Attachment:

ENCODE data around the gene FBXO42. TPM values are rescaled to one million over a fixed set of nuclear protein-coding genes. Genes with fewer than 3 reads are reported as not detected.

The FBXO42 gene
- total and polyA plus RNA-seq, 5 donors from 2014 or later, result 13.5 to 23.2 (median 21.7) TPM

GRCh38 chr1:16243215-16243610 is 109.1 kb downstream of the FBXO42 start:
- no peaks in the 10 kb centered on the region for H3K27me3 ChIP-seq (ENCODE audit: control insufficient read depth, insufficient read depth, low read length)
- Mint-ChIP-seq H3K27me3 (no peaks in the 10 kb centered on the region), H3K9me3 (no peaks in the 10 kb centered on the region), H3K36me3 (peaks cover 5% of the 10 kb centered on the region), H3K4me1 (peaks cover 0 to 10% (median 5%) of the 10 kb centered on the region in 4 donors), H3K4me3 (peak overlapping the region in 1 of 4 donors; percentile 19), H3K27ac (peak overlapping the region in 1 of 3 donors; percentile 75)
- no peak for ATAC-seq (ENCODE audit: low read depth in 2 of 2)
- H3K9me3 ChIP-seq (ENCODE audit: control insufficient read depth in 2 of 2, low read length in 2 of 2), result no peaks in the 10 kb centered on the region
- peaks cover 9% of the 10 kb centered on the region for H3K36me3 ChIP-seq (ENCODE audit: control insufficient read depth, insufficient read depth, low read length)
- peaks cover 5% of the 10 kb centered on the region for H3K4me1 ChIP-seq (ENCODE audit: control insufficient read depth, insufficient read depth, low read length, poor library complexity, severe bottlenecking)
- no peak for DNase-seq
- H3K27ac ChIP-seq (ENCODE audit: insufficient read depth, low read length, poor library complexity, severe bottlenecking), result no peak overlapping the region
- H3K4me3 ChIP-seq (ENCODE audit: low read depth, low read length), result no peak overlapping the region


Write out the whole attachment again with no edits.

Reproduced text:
ENCODE data around the gene FBXO42. TPM values are rescaled to one million over a fixed set of nuclear protein-coding genes. Genes with fewer than 3 reads are reported as not detected.

The FBXO42 gene
- total and polyA plus RNA-seq, 5 donors from 2014 or later, result 13.5 to 23.2 (median 21.7) TPM

GRCh38 chr1:16243215-16243610 is 109.1 kb downstream of the FBXO42 start:
- no peaks in the 10 kb centered on the region for H3K27me3 ChIP-seq (ENCODE audit: control insufficient read depth, insufficient read depth, low read length)
- Mint-ChIP-seq H3K27me3 (no peaks in the 10 kb centered on the region), H3K9me3 (no peaks in the 10 kb centered on the region), H3K36me3 (peaks cover 5% of the 10 kb centered on the region), H3K4me1 (peaks cover 0 to 10% (median 5%) of the 10 kb centered on the region in 4 donors), H3K4me3 (peak overlapping the region in 1 of 4 donors; percentile 19), H3K27ac (peak overlapping the region in 1 of 3 donors; percentile 75)
- no peak for ATAC-seq (ENCODE audit: low read depth in 2 of 2)
- H3K9me3 ChIP-seq (ENCODE audit: control insufficient read depth in 2 of 2, low read length in 2 of 2), result no peaks in the 10 kb centered on the region
- peaks cover 9% of the 10 kb centered on the region for H3K36me3 ChIP-seq (ENCODE audit: control insufficient read depth, insufficient read depth, low read length)
- peaks cover 5% of the 10 kb centered on the region for H3K4me1 ChIP-seq (ENCODE audit: control insufficient read depth, insufficient read depth, low read length, poor library complexity, severe bottlenecking)
- no peak for DNase-seq
- H3K27ac ChIP-seq (ENCODE audit: insufficient read depth, low read length, poor library complexity, severe bottlenecking), result no peak overlapping the region
- H3K4me3 ChIP-seq (ENCODE audit: low read depth, low read length), result no peak overlapping the region